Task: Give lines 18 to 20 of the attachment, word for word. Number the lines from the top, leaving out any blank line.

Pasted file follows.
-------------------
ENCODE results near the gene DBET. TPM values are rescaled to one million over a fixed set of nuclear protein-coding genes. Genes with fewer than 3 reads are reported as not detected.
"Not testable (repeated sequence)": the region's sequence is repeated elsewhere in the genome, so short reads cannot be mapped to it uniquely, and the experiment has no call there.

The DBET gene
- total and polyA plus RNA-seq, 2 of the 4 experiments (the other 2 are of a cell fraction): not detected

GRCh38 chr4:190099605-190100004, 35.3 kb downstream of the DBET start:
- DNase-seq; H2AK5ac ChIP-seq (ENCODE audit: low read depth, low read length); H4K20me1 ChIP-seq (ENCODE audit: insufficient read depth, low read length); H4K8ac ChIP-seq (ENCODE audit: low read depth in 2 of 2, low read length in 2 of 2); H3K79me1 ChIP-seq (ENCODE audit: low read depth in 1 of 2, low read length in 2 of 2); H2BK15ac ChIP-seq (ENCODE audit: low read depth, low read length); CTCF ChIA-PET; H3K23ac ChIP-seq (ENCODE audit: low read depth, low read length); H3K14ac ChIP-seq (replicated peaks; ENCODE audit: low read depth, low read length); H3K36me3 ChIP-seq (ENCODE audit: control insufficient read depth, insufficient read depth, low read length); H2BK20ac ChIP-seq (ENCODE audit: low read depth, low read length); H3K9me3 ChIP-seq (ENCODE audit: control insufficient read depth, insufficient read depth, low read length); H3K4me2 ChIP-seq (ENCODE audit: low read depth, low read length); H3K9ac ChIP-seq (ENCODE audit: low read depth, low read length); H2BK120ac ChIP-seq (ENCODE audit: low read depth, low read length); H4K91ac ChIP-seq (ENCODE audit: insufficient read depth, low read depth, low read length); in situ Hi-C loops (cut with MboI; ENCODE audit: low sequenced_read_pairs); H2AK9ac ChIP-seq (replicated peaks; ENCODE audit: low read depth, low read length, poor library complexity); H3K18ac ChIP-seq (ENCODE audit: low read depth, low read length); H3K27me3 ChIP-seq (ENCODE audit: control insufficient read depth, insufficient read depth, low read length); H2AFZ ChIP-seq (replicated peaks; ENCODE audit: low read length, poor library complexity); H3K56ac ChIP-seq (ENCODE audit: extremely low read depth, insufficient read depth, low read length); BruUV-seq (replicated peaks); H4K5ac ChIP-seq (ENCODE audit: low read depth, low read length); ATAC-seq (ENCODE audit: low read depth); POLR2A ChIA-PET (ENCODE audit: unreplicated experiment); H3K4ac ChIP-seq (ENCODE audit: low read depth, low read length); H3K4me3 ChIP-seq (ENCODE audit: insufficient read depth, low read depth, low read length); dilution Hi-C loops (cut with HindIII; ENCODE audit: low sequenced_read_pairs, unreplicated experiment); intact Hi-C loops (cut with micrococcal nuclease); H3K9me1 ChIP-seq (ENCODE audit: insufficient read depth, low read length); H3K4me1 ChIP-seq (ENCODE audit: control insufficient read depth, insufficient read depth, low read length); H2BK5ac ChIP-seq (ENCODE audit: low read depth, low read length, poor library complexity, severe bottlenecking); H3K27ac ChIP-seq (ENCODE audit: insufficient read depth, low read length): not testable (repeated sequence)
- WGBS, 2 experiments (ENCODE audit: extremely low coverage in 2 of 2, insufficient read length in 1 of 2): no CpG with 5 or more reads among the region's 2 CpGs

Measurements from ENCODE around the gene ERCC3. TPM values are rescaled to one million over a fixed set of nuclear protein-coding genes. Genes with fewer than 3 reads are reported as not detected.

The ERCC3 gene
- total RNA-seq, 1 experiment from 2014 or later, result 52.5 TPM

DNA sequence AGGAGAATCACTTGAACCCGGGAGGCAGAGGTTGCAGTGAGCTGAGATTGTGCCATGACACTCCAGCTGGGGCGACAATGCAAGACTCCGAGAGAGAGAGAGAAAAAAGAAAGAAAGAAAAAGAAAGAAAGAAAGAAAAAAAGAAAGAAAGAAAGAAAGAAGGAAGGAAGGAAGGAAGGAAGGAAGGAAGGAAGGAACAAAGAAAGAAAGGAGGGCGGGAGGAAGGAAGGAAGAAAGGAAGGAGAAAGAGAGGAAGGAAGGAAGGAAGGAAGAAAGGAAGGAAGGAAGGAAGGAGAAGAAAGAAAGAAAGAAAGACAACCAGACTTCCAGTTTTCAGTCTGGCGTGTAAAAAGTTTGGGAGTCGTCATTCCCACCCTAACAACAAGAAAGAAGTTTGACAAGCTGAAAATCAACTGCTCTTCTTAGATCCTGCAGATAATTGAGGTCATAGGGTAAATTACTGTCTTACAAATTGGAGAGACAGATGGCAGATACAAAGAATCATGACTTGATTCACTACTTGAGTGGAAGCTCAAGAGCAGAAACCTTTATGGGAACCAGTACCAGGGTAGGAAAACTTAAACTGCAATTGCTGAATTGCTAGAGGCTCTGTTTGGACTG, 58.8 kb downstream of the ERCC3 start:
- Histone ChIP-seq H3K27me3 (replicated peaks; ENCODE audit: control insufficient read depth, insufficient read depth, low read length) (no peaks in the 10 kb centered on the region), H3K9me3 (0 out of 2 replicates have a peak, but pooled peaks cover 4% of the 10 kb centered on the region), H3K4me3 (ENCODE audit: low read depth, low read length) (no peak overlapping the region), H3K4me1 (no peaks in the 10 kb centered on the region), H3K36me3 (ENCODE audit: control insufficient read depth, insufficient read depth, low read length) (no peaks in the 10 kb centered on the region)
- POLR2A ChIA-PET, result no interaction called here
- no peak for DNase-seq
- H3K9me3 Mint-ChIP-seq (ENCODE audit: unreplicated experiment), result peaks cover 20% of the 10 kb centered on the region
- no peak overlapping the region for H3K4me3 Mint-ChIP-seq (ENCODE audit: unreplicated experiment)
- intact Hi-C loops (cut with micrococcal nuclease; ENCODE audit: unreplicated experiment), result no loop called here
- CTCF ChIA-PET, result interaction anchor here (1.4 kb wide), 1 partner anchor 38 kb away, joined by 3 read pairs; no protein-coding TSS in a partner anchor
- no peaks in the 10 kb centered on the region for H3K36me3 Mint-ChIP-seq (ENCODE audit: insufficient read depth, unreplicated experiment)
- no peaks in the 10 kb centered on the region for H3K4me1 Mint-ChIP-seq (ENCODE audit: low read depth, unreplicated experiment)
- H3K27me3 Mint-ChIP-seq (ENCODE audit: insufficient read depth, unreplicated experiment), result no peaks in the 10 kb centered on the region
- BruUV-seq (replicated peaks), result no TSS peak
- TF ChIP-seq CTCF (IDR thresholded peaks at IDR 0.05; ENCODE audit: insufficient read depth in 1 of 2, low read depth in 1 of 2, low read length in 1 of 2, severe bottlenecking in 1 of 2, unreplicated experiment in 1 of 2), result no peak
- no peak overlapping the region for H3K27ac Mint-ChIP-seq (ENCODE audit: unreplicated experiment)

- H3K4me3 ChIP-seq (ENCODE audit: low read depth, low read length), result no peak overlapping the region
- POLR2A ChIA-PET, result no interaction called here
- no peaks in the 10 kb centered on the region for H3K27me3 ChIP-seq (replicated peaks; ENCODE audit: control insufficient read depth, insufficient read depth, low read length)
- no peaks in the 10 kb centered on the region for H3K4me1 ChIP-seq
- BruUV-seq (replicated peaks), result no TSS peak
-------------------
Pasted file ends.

- CTCF ChIA-PET, result interaction anchor here (1.4 kb wide), 1 partner anchor 38 kb away, joined by 3 read pairs; no protein-coding TSS in a partner anchor
- no peaks in the 10 kb centered on the region for H3K36me3 Mint-ChIP-seq (ENCODE audit: insufficient read depth, unreplicated experiment)
- no peaks in the 10 kb centered on the region for H3K4me1 Mint-ChIP-seq (ENCODE audit: low read depth, unreplicated experiment)